Genomics and Genetic Manipulation of Protozoan Parasites Affecting Farm Animals

  • Carlos E. SuarezEmail author
  • Heba F. Alzan
  • Brian M. Cooke


In this chapter we present a brief but state-of-the-art account of the genomics and current gene manipulation methods that can be used to improve our understanding of the genetics and the biology of an arbitrary group of 17 protozoan parasites responsible for diseases that affect animals worldwide, including babesiosis, toxoplasmosis, theileriosis, cryptosporidiosis, eimeriosis, trypanosomiasis, and trichomoniasis. Complete genomes are available for all parasites discussed, except for Besnoitia, an apicomplexan parasite responsible for dermatitis and other disorders with high infection rates, but low mortality. Dramatic differences in genome sizes are evident among the group of parasites under study, consistent with the distinct dependency of parasitic lifestyle for each organism. In addition, linear regression analysis correlating the ratios of the number of genes per genome and genome size among all the selected protozoan parasites suggests a strong association between these two parameters, in alignment with the notion that smaller protozoan genomes are generally more compact than larger genomes. A brief description of the methods for genome manipulations, including transient and stable transfections and gene editing methods, is provided. These methods, required to understand gene function and for improving control measures, have been successfully developed so far in most parasites selected. Rapid progress of genomic and gene manipulation techniques will likely result in the constant emergence of novel integrated methods for the interrogation and modification of genomes, leading to our better understanding of parasite lifestyle and, ultimately, to the rational design of improved methods for the control of animal infectious diseases.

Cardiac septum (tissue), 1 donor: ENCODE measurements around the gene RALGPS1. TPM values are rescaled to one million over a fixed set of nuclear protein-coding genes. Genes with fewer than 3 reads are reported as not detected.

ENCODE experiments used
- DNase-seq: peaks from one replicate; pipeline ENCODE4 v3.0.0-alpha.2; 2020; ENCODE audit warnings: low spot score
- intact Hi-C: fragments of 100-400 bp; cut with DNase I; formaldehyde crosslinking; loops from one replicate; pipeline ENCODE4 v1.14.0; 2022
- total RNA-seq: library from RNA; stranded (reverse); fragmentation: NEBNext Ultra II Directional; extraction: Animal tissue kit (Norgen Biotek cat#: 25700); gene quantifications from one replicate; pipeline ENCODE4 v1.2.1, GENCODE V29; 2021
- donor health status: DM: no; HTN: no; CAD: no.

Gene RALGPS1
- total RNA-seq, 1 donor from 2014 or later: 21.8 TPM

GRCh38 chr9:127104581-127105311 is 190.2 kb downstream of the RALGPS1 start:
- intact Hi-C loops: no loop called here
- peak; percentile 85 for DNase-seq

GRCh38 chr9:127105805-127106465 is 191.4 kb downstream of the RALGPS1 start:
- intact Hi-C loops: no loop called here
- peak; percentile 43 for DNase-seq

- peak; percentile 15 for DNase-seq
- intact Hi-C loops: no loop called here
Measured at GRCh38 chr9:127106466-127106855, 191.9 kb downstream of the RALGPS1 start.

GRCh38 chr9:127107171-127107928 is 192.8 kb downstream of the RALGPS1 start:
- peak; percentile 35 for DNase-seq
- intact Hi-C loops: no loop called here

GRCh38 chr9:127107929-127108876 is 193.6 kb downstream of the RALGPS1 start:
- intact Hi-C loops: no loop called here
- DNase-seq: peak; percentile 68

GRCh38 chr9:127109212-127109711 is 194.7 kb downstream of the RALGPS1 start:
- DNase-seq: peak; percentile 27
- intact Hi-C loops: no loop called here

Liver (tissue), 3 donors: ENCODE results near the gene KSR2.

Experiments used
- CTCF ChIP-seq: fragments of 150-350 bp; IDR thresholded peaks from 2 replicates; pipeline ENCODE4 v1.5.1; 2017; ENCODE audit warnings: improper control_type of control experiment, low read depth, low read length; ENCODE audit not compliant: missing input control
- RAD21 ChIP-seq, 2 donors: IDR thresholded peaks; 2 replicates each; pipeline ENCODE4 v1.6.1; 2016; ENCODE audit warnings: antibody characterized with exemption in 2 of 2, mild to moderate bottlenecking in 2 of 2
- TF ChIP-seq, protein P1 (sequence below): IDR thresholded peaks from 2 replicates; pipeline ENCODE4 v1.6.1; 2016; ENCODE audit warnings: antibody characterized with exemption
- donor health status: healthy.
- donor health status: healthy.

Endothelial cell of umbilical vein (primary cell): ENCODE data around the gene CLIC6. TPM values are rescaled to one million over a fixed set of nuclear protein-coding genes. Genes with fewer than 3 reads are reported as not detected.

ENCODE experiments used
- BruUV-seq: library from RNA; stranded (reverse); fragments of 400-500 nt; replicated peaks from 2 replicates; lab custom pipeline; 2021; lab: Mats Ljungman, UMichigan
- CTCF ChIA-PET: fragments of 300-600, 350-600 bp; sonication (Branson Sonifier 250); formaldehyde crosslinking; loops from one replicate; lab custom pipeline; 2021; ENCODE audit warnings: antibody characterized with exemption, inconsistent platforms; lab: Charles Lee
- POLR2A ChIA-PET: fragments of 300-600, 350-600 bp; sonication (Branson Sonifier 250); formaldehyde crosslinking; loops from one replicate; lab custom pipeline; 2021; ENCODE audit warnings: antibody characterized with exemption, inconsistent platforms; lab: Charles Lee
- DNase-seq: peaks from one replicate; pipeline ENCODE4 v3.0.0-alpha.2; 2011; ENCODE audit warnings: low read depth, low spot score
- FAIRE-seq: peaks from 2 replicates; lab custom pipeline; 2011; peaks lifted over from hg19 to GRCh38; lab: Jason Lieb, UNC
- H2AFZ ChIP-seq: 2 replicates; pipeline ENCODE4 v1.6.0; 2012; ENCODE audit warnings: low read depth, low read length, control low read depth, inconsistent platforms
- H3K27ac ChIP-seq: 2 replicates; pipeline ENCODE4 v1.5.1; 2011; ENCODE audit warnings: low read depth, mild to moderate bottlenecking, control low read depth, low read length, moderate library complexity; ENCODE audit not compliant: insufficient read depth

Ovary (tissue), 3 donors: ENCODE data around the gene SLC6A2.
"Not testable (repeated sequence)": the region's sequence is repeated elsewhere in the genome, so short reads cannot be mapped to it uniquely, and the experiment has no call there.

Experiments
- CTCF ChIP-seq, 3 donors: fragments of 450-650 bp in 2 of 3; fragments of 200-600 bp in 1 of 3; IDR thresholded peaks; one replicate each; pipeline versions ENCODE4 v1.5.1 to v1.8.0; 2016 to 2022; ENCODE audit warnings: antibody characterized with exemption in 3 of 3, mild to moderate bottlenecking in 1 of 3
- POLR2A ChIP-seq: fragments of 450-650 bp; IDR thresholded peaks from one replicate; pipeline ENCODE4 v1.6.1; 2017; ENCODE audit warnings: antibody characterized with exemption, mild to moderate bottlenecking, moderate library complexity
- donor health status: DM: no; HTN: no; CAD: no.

Transfection Gene editing Genomics Apicomplexan Protozoans 


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Copyright information

© Springer International Publishing AG, part of Springer Nature 2018

Authors and Affiliations

  • Carlos E. Suarez
    • 1
    • 2
    Email author
  • Heba F. Alzan
    • 1
    • 3
  • Brian M. Cooke
    • 4
  1. 1.Department of Veterinary Microbiology and PathologyWashington State UniversityPullmanUSA
  2. 2.Animal Disease Research UnitARS-USDAPullmanUSA
  3. 3.Parasitology and Animal Diseases DepartmentNational Research CenterCairoEgypt
  4. 4.Department of MicrobiologyMonash UniversityClaytonAustralia

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